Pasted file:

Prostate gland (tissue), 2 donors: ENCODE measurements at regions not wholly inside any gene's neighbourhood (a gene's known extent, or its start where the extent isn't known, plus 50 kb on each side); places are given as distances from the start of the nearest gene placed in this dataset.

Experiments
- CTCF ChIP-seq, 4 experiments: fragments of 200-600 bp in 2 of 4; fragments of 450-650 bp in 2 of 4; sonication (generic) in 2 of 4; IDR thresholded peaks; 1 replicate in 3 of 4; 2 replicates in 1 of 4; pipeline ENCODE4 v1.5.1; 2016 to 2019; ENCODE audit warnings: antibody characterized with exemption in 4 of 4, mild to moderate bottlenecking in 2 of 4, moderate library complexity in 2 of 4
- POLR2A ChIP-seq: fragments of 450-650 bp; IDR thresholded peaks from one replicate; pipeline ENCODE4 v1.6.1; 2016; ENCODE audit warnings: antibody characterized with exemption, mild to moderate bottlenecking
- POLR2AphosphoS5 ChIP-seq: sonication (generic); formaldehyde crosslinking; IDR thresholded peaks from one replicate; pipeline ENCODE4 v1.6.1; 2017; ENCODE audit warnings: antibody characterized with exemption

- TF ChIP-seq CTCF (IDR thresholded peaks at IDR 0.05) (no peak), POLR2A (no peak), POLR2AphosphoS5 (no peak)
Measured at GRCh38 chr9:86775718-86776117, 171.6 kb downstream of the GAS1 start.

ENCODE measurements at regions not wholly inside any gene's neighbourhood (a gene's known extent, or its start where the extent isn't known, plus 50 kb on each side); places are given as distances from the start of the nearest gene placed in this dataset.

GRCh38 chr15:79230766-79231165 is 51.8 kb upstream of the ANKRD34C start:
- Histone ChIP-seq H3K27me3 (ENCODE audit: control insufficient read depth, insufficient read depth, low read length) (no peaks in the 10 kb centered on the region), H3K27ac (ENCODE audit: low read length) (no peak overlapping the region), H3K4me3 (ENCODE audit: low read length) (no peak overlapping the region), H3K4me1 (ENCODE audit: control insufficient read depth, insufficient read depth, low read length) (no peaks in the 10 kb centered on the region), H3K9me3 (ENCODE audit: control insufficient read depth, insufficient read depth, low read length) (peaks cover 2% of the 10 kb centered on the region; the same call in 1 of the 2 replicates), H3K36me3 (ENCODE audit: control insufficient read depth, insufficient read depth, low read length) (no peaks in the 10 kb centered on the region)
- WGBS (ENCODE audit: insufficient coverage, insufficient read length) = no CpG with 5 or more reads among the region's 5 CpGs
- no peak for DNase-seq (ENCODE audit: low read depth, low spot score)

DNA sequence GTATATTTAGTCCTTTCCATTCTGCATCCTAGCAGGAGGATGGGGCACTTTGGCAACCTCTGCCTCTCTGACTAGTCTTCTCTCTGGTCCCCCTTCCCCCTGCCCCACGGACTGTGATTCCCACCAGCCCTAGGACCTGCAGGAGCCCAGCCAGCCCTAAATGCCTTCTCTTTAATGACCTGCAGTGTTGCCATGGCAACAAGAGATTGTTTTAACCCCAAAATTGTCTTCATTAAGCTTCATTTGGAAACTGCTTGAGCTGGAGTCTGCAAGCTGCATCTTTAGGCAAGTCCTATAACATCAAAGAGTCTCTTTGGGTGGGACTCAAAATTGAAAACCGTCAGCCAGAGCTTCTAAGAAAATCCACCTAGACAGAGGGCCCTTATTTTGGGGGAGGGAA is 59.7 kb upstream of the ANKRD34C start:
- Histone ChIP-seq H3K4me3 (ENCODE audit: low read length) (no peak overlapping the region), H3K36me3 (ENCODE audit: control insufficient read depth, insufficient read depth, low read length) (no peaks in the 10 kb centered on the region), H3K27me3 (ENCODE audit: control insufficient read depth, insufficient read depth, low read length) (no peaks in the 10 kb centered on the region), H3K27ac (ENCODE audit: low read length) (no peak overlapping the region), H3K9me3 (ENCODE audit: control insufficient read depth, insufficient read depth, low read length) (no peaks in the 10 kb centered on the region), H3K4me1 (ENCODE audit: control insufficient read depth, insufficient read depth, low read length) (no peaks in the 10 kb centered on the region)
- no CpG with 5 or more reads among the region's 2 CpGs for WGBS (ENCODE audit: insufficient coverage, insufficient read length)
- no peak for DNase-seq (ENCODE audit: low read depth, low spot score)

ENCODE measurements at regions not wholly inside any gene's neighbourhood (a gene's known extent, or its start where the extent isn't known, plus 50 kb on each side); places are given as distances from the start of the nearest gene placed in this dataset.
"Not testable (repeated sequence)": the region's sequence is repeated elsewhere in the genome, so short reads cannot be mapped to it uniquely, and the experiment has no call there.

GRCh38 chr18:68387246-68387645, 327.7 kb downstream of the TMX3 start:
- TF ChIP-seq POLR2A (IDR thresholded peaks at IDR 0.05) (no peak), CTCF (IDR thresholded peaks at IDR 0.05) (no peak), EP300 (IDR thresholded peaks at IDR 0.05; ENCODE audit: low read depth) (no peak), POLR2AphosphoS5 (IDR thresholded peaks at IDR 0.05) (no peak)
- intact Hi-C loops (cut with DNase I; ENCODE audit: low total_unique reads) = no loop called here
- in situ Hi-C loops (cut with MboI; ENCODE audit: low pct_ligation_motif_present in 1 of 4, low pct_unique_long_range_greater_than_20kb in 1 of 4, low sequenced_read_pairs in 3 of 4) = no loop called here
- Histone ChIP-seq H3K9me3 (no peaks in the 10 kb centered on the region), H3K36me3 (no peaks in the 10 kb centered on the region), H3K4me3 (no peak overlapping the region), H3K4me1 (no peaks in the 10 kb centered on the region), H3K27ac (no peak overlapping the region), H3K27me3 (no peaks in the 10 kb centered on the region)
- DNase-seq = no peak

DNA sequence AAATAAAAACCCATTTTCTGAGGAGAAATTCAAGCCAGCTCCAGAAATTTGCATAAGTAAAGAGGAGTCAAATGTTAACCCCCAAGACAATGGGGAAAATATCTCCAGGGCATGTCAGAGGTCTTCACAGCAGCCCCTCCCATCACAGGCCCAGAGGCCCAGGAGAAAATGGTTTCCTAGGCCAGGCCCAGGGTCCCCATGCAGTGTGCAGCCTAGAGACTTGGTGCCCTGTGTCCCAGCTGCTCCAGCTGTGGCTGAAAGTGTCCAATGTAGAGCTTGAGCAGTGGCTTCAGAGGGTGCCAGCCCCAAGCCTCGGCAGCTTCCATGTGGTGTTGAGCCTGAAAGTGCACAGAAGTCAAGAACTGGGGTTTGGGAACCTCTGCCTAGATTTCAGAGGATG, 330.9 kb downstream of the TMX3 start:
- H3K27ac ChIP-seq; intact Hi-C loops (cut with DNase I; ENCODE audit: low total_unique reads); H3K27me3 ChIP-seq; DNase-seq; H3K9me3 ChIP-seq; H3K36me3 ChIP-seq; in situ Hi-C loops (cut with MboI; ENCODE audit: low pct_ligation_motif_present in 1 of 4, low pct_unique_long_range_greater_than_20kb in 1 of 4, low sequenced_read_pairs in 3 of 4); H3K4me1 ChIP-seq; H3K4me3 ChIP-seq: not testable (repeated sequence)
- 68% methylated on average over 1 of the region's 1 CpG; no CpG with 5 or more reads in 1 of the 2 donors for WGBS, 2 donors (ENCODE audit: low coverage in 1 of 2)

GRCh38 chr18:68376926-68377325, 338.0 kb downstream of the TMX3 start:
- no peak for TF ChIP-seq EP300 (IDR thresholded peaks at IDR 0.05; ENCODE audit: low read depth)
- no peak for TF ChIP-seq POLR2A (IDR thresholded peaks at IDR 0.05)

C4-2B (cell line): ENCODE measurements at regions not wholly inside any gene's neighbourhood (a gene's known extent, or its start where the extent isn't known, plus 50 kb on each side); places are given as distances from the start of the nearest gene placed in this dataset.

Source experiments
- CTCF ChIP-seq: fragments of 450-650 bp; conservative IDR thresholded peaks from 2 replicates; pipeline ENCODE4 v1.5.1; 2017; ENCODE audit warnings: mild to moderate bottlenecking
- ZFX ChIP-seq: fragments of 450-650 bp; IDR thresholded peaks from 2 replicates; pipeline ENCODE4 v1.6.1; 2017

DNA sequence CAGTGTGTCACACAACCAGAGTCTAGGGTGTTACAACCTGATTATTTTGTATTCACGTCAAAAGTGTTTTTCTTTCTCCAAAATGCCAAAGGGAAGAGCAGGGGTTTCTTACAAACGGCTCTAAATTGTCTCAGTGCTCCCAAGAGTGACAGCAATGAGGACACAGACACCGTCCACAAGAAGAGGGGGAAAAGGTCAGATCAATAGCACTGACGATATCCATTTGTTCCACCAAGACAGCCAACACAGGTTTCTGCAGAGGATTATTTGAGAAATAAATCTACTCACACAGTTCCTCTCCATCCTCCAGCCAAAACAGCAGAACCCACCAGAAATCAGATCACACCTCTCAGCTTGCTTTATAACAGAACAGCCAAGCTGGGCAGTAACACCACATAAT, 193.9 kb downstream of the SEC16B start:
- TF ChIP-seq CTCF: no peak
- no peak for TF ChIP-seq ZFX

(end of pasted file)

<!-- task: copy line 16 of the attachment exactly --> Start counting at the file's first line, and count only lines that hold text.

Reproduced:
- no peak for DNase-seq (ENCODE audit: low read depth, low spot score)